In a world divided between missionaries and mercenaries, Big Tent founder Laney Whitcanack counted herself among the missionaries because "I had a big vision and was driven by the idea which I wanted to see through." The relationship with Federated Media, a next generation media and publishing company that connects web conversations with brand markets, developed casually and "evolved over a year before the offer came." In 2010 about 11 members of her team moved with Laney to Federated Media where she is now Chief Community Officer, working on strategies for more consumer interaction as the "web grows increasingly group- based. "

The former CEO of Big Tent, Donna Novitsky, chose to leave when the exit came. "For me," she says, "it was like my baby going off to college. We had built something meaningful that needed a bigger stage, but Federated didn't need another CEO! I don't think you can't plan for exit but you can build the biggest, most successful company you can envision and eventually someone will make you an offer you can't refuse." One way to get a little closer to finding that partner, Donna suggests, "is to create partnerships with companies that are potential acquirers. For one thing it will help you understand your company from another point of view--ideally that of the customers."

Founder-Executive Publisher Joanna Track of Sweetspot.ca, a Toronto-based website that alerts savvy shoppers to the latest trends in clothes, restaurants, shops, never went looking either. But in 2006 she was "discovered" by Rogers Media, which owns 70 magazines and 54 radio stations, and was interested in a minority stake as well as foothold in digital media. Joanna compared the process to a dating relationship in which you get to know each other and have to look for the dirty laundry too. "I did a lot of research," Joanna notes, "to be sure I was getting a fair deal and that they would stick to their word because I had had two prior painful experiences." Of course the corporate sweep of Rogers added considerable exposure to Sweetspot, tripling subscribers in the year following their first investment.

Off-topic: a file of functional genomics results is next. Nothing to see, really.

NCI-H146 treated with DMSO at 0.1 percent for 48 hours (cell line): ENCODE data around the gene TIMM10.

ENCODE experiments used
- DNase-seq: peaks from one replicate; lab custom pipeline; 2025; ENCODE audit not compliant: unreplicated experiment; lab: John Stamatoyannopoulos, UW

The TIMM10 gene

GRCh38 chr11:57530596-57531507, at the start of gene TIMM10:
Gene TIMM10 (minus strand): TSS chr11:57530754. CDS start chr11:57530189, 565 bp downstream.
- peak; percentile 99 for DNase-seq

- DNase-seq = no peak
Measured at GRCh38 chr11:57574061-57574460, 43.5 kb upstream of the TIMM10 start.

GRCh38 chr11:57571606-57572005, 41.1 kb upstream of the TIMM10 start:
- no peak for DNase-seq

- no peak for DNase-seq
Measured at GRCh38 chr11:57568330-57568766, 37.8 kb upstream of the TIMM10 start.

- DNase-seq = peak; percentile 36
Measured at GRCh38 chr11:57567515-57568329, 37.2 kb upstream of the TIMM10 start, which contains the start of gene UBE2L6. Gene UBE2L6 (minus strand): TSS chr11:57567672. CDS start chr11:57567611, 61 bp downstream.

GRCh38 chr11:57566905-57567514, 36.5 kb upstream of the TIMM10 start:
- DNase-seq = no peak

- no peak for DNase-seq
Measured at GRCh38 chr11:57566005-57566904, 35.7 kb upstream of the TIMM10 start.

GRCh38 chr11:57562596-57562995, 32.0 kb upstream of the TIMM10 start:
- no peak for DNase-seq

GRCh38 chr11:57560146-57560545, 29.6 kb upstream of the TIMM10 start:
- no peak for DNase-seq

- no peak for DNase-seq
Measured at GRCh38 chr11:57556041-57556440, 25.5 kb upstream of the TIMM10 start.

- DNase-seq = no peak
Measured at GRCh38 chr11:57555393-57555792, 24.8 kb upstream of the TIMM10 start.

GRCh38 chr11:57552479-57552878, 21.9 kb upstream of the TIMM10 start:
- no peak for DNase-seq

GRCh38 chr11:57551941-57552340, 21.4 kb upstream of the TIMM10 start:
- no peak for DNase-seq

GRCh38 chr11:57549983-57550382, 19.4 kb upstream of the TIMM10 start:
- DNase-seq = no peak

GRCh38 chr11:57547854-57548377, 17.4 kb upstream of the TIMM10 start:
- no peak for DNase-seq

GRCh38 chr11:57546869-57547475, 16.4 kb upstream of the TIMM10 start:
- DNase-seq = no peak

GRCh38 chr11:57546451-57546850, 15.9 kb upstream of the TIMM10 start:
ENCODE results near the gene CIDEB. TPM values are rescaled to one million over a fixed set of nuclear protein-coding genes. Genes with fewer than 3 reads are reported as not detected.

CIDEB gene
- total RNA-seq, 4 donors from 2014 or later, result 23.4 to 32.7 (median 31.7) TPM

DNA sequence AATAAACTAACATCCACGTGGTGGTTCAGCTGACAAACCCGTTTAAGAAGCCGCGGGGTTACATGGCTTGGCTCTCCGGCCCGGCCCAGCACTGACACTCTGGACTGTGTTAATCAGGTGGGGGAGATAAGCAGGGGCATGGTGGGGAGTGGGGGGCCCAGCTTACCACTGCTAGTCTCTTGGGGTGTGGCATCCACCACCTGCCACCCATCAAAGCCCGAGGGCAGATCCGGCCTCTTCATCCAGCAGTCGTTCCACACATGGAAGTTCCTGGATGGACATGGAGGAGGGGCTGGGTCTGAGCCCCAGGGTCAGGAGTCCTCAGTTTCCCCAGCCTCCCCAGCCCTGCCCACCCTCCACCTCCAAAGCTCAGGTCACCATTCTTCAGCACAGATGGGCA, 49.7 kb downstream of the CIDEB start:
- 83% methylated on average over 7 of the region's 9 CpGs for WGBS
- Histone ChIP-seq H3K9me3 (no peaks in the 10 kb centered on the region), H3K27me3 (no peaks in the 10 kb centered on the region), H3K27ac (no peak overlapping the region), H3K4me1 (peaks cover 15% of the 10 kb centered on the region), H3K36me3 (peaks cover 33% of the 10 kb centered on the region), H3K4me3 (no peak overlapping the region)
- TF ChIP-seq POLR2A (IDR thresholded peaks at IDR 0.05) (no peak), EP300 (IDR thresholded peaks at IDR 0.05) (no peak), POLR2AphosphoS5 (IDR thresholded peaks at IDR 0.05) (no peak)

By 2010, Rogers bought out Joanna's entire remaining stake and within months she was preparing to launch another start-up. "Day to day operations, especially within a corporate bureaucracy, are not my thing. I never wanted to work for a big company. My nature is to build and develop and move on." Her new venture, to be launched later this spring, is Dealuxe to provide designer fashions and accessories to Canadian shoppers online, removing the frustrations of purchasing from US and other international retailers.

Exit coach Basil Peters, author of Early Exits often says that exiting can be "the most fun part of being an entrepreneur." But ask Joanna Track what she likes best. While she talks with enormous pride about Sweetspot and its new future, she positively lights up as she describes her plans for Dealuxe, her next "creation."

For more on women entrepreneurs, visit www.wstartup.com